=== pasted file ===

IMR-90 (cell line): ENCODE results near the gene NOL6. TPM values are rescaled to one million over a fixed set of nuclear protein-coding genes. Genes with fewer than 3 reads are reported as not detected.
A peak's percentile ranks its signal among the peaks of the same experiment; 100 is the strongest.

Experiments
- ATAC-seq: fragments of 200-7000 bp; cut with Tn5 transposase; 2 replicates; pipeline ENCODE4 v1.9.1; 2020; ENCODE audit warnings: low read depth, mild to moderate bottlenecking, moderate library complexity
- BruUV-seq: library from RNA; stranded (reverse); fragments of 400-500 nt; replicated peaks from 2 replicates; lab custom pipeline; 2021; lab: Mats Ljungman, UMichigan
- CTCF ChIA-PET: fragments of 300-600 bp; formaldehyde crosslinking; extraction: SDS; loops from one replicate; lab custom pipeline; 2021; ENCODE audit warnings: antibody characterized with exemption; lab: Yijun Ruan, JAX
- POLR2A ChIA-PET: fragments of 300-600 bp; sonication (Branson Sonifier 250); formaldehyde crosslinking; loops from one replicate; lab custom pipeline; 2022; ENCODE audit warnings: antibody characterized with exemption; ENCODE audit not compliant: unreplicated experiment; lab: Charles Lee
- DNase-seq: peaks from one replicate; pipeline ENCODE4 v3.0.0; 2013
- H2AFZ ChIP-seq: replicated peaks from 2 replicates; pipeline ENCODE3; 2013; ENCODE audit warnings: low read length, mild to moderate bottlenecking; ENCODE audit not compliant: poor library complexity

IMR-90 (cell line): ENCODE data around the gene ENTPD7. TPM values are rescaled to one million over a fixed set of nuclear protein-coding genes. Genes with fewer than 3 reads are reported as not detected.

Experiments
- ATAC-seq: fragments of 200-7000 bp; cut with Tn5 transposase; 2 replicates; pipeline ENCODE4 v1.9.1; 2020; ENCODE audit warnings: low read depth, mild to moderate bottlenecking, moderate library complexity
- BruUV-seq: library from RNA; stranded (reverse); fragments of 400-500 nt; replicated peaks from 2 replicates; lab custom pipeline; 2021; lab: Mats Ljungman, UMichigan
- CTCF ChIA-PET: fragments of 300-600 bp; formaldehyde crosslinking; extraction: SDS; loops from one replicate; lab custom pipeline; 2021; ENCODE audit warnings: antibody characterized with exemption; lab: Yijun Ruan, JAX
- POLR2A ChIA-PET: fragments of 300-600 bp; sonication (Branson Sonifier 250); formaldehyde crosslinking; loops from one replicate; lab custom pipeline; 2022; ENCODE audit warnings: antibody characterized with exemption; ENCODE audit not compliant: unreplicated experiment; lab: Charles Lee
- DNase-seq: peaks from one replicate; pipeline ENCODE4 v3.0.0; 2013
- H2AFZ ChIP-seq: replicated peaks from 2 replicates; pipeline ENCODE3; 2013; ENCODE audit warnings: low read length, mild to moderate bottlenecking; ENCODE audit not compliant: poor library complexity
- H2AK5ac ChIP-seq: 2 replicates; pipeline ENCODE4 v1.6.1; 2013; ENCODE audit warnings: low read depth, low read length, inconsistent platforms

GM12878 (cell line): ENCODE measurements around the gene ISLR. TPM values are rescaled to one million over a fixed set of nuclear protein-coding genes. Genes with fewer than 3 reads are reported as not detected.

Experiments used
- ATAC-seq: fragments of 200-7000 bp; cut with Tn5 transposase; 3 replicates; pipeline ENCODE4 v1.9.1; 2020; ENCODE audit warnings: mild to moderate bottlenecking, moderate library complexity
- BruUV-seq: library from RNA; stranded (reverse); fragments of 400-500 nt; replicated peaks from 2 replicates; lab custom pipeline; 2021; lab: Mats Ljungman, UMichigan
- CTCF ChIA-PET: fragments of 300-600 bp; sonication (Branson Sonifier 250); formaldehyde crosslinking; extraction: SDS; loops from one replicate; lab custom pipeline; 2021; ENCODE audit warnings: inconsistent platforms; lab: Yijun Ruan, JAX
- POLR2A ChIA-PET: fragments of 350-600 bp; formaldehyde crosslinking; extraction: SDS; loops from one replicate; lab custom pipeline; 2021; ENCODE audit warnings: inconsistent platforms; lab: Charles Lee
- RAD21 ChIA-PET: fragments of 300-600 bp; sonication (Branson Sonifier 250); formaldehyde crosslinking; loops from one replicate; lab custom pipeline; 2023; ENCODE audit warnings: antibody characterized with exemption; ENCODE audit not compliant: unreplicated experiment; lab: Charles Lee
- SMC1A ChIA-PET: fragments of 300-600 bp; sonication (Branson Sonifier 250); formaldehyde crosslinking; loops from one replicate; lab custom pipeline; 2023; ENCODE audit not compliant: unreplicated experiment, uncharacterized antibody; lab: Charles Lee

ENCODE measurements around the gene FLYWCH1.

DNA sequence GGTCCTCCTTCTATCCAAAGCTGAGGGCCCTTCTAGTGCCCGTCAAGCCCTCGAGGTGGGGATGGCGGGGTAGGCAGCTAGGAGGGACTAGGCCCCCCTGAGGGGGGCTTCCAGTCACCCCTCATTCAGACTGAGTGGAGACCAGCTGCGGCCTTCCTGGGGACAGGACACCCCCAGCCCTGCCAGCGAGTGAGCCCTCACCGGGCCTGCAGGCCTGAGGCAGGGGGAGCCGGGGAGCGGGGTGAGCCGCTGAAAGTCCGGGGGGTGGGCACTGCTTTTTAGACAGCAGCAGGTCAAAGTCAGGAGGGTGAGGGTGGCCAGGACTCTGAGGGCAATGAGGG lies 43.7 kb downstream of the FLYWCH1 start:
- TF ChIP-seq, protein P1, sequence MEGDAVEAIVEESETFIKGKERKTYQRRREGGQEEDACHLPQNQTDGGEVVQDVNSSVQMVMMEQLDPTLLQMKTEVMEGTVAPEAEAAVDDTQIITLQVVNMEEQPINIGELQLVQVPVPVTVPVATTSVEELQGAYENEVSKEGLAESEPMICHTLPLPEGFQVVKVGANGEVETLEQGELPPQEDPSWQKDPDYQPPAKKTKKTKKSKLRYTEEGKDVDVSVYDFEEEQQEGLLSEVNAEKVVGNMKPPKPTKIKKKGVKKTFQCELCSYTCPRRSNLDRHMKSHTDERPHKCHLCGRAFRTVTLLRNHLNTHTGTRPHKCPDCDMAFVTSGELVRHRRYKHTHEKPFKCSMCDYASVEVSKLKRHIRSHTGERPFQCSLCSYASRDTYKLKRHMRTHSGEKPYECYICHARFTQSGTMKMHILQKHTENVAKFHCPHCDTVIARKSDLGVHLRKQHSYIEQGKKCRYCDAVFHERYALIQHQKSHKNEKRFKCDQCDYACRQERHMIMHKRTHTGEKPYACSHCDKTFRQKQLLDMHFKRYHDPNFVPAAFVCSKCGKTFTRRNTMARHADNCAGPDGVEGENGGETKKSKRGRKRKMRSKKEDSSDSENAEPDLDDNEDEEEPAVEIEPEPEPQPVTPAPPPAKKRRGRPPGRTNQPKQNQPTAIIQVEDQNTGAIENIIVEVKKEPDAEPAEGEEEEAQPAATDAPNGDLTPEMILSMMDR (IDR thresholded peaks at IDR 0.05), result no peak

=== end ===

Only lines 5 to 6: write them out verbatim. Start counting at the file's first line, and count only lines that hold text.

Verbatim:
- BruUV-seq: library from RNA; stranded (reverse); fragments of 400-500 nt; replicated peaks from 2 replicates; lab custom pipeline; 2021; lab: Mats Ljungman, UMichigan
- CTCF ChIA-PET: fragments of 300-600 bp; formaldehyde crosslinking; extraction: SDS; loops from one replicate; lab custom pipeline; 2021; ENCODE audit warnings: antibody characterized with exemption; lab: Yijun Ruan, JAX